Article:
Malene Hartmann Rasmussen, Troll, 2013. Hand modelled glazed ceramics; Dimension (Troll face): 37 x 35 x 6 cm. Photo: Sylvain Deleu.
Susie Pentelow discovers a dark and playful world of fantasty and fairytales in Malene Hartmann Rasmussen's ceramic sculpture and installation.
What first drew you to ceramics?
Before working in ceramics I made drawings, something I have been doing since I could hold a crayon. The drawings were of weird land and city-scapes inhabited by people, hybrid animals, and robots, a quite uncanny and unsettling visual world. In my twenties I started taking ceramics classes with a friend, I really liked the material, though most of my early work exploded in the firings. My friend studied textile design and did screen printed patterns, we always used to sit and draw, so it felt natural to experiment with transferring our drawings onto the ceramic surface. So the first thing that really drew me to ceramics was the ability to take something, like a drawing, and transform it into another material. The ceramics added the earthy qualities of the clay and the vivid luscious colors of the glazes to the simple pen drawing, it was really an exciting thing for me at the time.
The process of transformation from one material to another still interest me. Last year I made a digitally printed wallpaper based on photos of ceramic hand-modeled worms. I experience that the viewers have difficulty deciphering it, people think it is CGI, which really amuses me.
Much of your work seems to channel the eerie and somewhat menacing mood found within folk legends and fairytales. What is it about this surreal subject matter that fascinates you?
Extremes always fascinate me. In fairytales you have the blonde, pale and rosy-cheeked innocent virgin set up against the brutal, beastly, dark and hairy villain. In a way it is really pure and honest, what you see is what you get. When growing up in Denmark one of my favorite books was called “In the Troll Woods”. It was a book of illustrations by the Swedish artist John Bauer accompanied by short stories about trolls, changelings, princes and princesses, elves and other creature. I used to love playing in the woods, imagining huge trolls hiding behind the trees and rocks.
I have been working with the forest as an ongoing theme for some years now. What interests me about the forest is its dual connotations; as a symbol of hidden bestiality as in folk legends and paganism and romanticised nostalgia as in fairytales. The way directors like Lars von Trier with the film “Antichrist” and David Lynch with the TV series “Twin Peaks”, use the forest as a symbol of suppressed anger and darkened minds inspire me. In general, film is one of my biggest sources of inspiration.
Malene Hartmann Rasmussen, Skifting (Eng: Changeling) detail. British Ceramics Biennial. 2013. Hand modeled glazed ceramics, bespoke wooden shelf; Dimension (Owl): 42 x 50 x 15 cm. Photo: Sylvain Deleu.
You often use your sculptures as components in larger installations. Where do you consider the dividing line between sculpture and installation to lie?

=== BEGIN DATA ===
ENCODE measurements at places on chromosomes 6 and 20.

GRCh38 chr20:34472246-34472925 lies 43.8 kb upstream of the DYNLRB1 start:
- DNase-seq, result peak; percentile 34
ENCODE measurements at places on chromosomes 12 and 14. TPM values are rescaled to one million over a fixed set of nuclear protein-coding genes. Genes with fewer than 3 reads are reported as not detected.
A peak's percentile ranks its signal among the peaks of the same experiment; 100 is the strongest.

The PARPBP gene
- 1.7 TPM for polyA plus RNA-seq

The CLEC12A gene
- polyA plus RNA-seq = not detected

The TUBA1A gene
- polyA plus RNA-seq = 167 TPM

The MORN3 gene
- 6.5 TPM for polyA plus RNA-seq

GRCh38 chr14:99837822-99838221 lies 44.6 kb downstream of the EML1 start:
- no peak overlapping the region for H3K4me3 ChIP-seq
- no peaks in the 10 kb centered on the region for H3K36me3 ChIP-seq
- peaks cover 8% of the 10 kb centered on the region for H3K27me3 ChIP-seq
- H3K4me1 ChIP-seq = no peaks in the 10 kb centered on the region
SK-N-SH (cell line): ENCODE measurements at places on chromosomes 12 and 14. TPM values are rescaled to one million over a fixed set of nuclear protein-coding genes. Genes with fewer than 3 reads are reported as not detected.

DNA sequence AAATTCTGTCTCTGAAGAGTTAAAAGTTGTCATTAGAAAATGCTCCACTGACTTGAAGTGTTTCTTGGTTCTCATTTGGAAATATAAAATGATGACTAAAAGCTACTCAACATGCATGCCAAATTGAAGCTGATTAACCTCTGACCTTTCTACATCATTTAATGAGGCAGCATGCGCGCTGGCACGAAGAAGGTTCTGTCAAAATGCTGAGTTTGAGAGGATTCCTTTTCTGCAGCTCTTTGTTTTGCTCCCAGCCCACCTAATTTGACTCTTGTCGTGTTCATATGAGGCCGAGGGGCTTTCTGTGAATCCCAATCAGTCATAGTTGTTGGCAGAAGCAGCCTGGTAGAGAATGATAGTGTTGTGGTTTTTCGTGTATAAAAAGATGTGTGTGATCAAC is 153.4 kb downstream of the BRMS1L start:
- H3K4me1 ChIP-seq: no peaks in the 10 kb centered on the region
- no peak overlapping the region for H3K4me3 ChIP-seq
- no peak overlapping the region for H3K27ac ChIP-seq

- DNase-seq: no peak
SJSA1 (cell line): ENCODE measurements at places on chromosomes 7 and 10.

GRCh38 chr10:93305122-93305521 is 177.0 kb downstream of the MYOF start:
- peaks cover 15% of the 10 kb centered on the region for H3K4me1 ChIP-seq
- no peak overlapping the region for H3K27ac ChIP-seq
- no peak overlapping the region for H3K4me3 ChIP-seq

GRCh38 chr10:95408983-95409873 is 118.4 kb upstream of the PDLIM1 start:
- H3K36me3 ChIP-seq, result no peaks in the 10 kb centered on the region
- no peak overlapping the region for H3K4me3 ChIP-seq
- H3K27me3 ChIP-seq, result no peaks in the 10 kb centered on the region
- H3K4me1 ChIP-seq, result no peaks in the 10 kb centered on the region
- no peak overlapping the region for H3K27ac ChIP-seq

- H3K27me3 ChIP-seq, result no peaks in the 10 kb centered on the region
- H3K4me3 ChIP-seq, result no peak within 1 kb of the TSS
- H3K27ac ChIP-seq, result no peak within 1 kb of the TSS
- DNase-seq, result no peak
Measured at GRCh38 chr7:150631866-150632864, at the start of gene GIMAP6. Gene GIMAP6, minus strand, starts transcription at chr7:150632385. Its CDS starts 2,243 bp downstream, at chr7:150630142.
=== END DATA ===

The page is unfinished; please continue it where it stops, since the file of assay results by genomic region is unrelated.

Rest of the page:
When I first started making sculpture, the pieces were smaller plinth based work. Like today, they consisted of compositions of individual objects, just on a smaller scale. I would call the early work sculpture and the new work installation, it is only the difference in size that makes the difference. That said, I do think of my work as a sculpture the viewer can walk around in visually. I plan the installations thoroughly by making small-scale models before I start working. It is important to me that the installation works visually as a whole. Detail is essential to my work too. There is an attention to detail, all parts of an installation have to be perfect to achieve the immaculate hyper-real appearance of beauty I strive for. If you took an object out of the installation, it would still work on its own as a freestanding sculpture.
For your recent work ‘Vermis’ you used your ceramic sculptures to create a digitally printed wallpaper. Did this move into two-dimensionality mark a new direction for you?
As I talked about earlier, the transformation from three dimensional to two dimensional is one of the cornerstones of my work. Initially, I wanted the wallpaper to be made from actual ceramic worms mounted directly on the wall. I did a small wall piece like that for the new house of a good friend and fellow artist Carolein Smit and it did work well.
I ended up designing the wallpaper out from multiple photos. Having a printed wallpaper to play around with in installations, ads on an extra layer of interpretation. When using the wallpaper as the backdrop for three-dimensional work, the printed surface works like a portal to another dimension. You could almost imagine the worms crawling out of their two-dimensional world and into ours. As a practical tool, print makes it possible for me to do large-scale installations without spending a year on each, and it gives a lighter overall look to the installations. An all-ceramic installation can look awfully heavy.
You have recently shown your work at the British Ceramics Biennial and the Biennalen for Kunsthandvaerk. What is coming up next?
At the moment I am part of the show “Wonderland” at Milton Keynes Arts Centre, the show is curated by Edith Garcia and runs until 24th of December 2013.
Coming up in the new year is a group show with Nordic ceramic artists in Brighton and a Solo show in September in a new gallery in Knightsbridge, look at my website for updates.
In February 2014 my largest exhibition in Denmark to date opens in Officinet in Copenhagen, the gallery is run by Danske Kunsthandvaerkere. The artist Jette Löwén Dall and I will make new work inspired by a common theme, and I am sure there will be lots of trolls and creatures from the forest in that show!
For more information on Malene Hartmann Rasmussen’s work, visit http://www.malenehartmannrasmussen.com.